The East Care Logo

My husband and I are collectors of ancient Chinese coins and amulets. We have chosen the above coin as the logo for East Care Acupuncture Clinic because of the stylistic beauty and meaning of the coin’s calligraph

This coin was produced only in 579 AD during the Northern Zhou (pronounced “Joe”) Dynasty.

The four characters on the coin are read from top to bottom and then from right to left. They form the phrase yung tung wan gwo which roughly translates as “useful everywhere under heaven”. We like this idea because Chinese Medicine has proven useful to people everywhere for restoring and maintaining health.

The style of the calligraphy harkens back to the more ancient Shang and Zhou dynasties of the second and first millennia BC. Part of the beauty of the calligraphy derives from the smooth flowing lines rather than the more angular lines commonly found on coins and official documents. See the comparisons below.

Understanding Chinese Characters and Calligraphy

Chinese characters form a writing system very different from an alphabet of sounds such as we use in the west. Each Chinese character represents an individual word that has to be memorized. Characters are often derived from pictures of the objects or from the ideas they represent. Sometimes a character will just be a stylized picture as in yung or wan below. Sometimes a Chinese character will have several parts. One or more parts may help convey the meaning of the word. Another part may help with pronunciation by having a similer sound to the character.

This character is “guo” which means country, kingdom or state. The design depicts the characteristics of a state. The outer circle represents the border or unity of the state’s territory . There is a diagonal slightly curved line the runs from the upper from the upper left to the lower right within the circle. It has a two parallel lines running through it at the top and a hook at the bottom. This is a picture of a spear and represents tann army. The little “square” just left of center is a “mouth” and signifies a common language. The single straight line just below the mouth signifies land or territory . While the characteristics of the state or nation can change over time, the basics have endured for millennia: a unified land where people share a common army and common language.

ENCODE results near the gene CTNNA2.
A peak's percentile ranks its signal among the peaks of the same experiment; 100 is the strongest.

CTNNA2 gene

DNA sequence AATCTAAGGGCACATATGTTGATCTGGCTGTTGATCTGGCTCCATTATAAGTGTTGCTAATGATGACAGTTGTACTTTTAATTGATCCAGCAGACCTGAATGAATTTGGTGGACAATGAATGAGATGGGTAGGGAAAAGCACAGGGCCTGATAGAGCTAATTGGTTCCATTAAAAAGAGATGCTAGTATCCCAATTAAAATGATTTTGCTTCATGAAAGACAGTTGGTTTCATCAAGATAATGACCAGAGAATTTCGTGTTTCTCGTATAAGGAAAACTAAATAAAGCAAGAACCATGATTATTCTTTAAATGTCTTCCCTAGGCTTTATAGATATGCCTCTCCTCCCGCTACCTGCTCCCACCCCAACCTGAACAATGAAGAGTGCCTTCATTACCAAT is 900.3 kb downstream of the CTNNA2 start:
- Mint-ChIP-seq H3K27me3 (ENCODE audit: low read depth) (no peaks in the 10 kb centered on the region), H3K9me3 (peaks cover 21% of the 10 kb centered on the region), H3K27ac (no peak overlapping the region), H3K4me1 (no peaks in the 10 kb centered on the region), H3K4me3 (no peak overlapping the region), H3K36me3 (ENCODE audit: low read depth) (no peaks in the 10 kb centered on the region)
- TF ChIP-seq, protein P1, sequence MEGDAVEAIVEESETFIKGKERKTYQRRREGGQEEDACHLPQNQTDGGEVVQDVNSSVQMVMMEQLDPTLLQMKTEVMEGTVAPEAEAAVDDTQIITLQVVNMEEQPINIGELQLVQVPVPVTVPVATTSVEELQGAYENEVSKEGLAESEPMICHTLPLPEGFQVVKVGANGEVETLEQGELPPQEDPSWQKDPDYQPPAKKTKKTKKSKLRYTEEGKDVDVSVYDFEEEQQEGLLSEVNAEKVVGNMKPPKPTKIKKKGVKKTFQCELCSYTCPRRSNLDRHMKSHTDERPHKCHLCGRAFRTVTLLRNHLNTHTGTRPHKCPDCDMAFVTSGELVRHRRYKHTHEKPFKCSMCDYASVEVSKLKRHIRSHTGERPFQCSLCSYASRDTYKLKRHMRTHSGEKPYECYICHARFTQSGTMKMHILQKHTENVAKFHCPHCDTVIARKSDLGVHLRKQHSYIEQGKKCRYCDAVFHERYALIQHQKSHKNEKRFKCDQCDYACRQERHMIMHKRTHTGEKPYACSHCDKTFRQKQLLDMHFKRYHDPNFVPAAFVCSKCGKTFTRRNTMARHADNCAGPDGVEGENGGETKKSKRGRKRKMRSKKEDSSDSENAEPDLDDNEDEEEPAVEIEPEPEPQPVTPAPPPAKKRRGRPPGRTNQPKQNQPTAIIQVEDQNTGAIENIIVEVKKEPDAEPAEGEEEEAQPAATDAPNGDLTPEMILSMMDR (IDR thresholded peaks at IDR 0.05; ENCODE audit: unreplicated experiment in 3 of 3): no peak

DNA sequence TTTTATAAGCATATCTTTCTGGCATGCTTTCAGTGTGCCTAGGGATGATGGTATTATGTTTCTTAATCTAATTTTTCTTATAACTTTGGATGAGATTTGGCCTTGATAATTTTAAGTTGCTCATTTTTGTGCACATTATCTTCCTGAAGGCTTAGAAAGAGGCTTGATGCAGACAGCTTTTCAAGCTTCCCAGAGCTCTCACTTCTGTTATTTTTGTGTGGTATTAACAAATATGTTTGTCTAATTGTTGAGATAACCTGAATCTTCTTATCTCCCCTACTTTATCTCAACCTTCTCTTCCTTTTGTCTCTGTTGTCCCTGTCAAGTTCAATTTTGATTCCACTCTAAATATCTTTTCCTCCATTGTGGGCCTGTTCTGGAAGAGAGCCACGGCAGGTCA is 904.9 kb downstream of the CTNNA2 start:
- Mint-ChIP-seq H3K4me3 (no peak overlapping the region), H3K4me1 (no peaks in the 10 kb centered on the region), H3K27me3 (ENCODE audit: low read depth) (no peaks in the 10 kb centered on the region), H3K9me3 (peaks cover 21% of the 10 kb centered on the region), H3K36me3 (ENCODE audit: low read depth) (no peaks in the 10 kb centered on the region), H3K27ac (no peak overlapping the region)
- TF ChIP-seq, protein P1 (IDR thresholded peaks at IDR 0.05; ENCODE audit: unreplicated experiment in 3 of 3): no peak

For comparison the common way of writing the guo is:

This character is wan and literally means “Ten Thousand”, the number which signifies “lots and lots”. In England we may say, “Long Live the King!” But in China we yell, “Ten Thousand Years!” meaning may your reign last forever! … a bit of flattery. Chinese has many homonyms. The word for tarantula and the word for 10,000 are both proniunced wan. So the character for 10,000 is actually a picture of a tarantula. This is what is know as a “sound loan”. Wan is a pretty simple sound loan character. But most Chinese characters are often like little puzzles. They are composed of parts which suggest just meaning as with guo above and parts which just suggest sound as with wan or diffferent parts, some which suggest sound and others meaning as with tong below.

For comparison the common way of writing the wan is:

The bottom character of the coin, tong, conveys the idea of “universal” or “throughout”. It is made of of two parts. The left side is a stylized picture of a foot which helps with the meaning of wide ranging. Don’t try too hard to see a picture of an actual foot since the character has gone through a lot of change from its pictographic form. The right side is actually a picture of a hanging bell. The word for bell is pronounced zhong which helps with sound.

For comparison the common way of writing the tong is:

The top character, yung, means being universal. Originally a picture of flowing water, the character is intended to convey the notion of endlessly flowing water. The flowing lines also convey easy movement associated with acceptability.

For comparison the common way of writing the yong is:

More Interesting Examples of Chinese Calligraphy

This is a poem by the Song Emperor Hui Zong who reigned from 1101 to 1125. To see a larger and clearer image this poem and to learn more about the emperor and his calligraphy style, click on the poem above.